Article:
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When you deploy an API to API Gateway, throttling is enabled by default in the stage configurations.
By default, every method inherits its throttling settings from the stage.
Having built-in throttling enabled by default is great. However, the default method limits – 10k req/s with a burst of 5000 concurrent requests – matches your account level limits. As a result, ALL your APIs in the entire region share a rate limit that can be exhausted by a single method.
It also means that, as an attacker, I only need to DOS attack one public endpoint. I can bring down not just the API in question, but all your APIs in the entire region. Effectively rendering your entire system unavailable.
Given that many organizations run their entire production environment out of a single AWS region and account, this is a risk you can’t afford to ignore.
Is WAF not the answer to DOS?
You can configure WAF rules for both API Gateway as well as CloudFront. You can do this in the API Gateway stage settings.
With AWS WAF, you can create rate-based rules that rate limits at the IP level.
This is sufficient to repel basic DOS attacks where all the requests originate from a handful of IP addresses. But it’s far from a foolproof system.
For starters, it won’t protect you from DDOS attacks from even a small botnet with thousands of hosts. The rise of IoT devices (and their poor security) has also given rise to IoT botnets. These botnets can comprise of millions of compromised devices.
These rate-based WAF rules also struggle to deal with low and slow DOS attacks. These attacks generate a slow and steady stream of requests that are hard to differentiate from normal traffic.
This naive IP level rate limiting can also block traffic from institutions that share the same IP address for its users. This can include universities and in some cases even small towns. In the past, I also observed that many AOL users would share the same IP address.
In short, WAF can keep the script kiddies out but is not good enough an answer to the threat of DOS attacks. The core of the problem here is that one method is allowed to inflict maximum damage to the whole region. And it’s a problem that really needs to be addressed at the platform level.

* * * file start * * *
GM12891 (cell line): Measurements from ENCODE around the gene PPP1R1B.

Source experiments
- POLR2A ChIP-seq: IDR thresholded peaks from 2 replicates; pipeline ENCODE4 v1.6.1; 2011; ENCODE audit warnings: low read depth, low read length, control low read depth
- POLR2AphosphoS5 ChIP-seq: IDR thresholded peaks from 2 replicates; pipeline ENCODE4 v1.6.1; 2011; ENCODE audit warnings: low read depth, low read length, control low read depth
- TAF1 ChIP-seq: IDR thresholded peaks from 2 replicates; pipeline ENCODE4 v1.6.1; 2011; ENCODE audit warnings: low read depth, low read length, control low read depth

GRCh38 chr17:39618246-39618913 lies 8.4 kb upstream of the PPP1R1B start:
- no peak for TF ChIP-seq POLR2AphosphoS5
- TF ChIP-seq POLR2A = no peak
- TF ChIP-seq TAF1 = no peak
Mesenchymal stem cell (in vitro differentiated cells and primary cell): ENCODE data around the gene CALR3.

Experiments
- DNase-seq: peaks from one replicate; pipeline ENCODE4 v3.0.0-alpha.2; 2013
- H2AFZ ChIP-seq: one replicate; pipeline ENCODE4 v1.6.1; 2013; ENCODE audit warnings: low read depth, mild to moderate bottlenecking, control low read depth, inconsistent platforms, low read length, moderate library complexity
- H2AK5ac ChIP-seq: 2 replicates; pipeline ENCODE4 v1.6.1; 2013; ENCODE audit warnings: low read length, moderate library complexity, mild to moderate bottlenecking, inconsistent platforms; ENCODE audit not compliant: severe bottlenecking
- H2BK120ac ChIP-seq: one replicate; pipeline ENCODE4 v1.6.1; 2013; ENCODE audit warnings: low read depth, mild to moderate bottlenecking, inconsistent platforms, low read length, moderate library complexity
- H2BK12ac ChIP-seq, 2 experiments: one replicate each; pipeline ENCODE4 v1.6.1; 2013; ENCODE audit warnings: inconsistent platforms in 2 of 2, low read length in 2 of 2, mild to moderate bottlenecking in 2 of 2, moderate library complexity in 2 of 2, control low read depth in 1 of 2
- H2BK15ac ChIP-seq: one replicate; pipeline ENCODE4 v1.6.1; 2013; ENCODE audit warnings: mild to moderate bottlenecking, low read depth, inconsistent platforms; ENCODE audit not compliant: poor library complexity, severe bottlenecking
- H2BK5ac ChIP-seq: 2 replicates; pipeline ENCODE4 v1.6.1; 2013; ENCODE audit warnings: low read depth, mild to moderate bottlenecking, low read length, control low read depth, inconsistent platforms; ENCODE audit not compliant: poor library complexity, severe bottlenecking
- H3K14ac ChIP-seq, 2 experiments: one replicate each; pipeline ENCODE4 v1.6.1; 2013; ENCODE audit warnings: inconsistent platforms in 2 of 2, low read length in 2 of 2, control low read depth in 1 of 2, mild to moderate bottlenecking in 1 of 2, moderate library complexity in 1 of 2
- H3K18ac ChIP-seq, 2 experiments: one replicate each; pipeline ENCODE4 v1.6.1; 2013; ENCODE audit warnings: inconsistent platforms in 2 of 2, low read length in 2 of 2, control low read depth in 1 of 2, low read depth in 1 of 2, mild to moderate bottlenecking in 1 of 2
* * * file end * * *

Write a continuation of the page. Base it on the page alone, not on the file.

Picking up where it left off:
So what can we do?
The solution is simple, but the challenge is in governance.
“All you have to do” is to apply a sensible rate limit for each method individually. However, doing so requires developer discipline, constantly. And we know from history that this leads to failure as humans are terrible at the same thing over and over consistently.
At the time of writing, there’s no built-in support in the Serverless framework to configure these method settings. The best solution seems to be the serverless-api-stage plugin. It works but has been dormant for over a year. And the author has not responded to any of the recent issues or PRs.
You can create a custom rule in AWS Config to check that every API Gateway method is created with a rate limit override. This is a good way to catch non-compliance and enforce better practices in the organization.
You can also implement some automated remediation. For example, you can trigger a Lambda function after every API Gateway deployment with CloudTrail and CloudWatch Events/EventBridge. If the API author had left the default rate limits on then we can override it with a more sensible rate limit settings. This wouldn’t be my first port of call though. As it can be confusing to the API author why the configuration of his API is changed without any action on his part.
Another strategy would be to reduce the amount of traffic that reaches API Gateway by leveraging CloudFront as CDN. The rate-based WAF rules can be applied to CloudFront too, although the same limitations we discussed earlier still apply. Which means you can incur extra CloudFront cost during a DDOS attack.
With AWS Shield Advanced ($3000/month plus various other fees), you can get payment protection against this extra cost incurred during an attack. Perhaps more importantly, you also get access to the DDoS Response Team if you have an existing Business or Enterprise support. Given the cost involved, this is likely to be out-of-reach for many startups.
All in all, the tooling needs to improve to help people do the right thing by default. We need better support from the likes of Serverless framework so we can configure these rate limits easily. And I hope AWS change the default behaviour of applying region-wide limits on every method. Or at the very least, show warning messages in the console that your rate limit settings are exposing you to serious risk.
Update 25/11/2019: my good friend Diana Ionita published a new Serverless framework plugin serverless-api-gateway-throttling. It lets you easily configure the default throttling setting for your API but also override the setting for individual endpoints too. If you’re using the Serverless framework, you should definitely check it out.
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Here is a complete list of all my posts on serverless and AWS Lambda. In the meantime, here are a few of my most popular blog posts.
- Lambda optimization tip – enable HTTP keep-alive
- You are wrong about serverless and vendor lock-in
- You are thinking about serverless costs all wrong
- Just how expensive is the full AWS SDK?
- Many faced threats to Serverless security
- We can do better than percentile latencies
- Yubl’s road to Serverless
- AWS Lambda – should you have few monolithic functions or many single-purposed functions?
- AWS Lambda – compare coldstart time with different languages, memory and code sizes
- Guys, we’re doing pagination wrong
- Top 10 Serverless framework best practices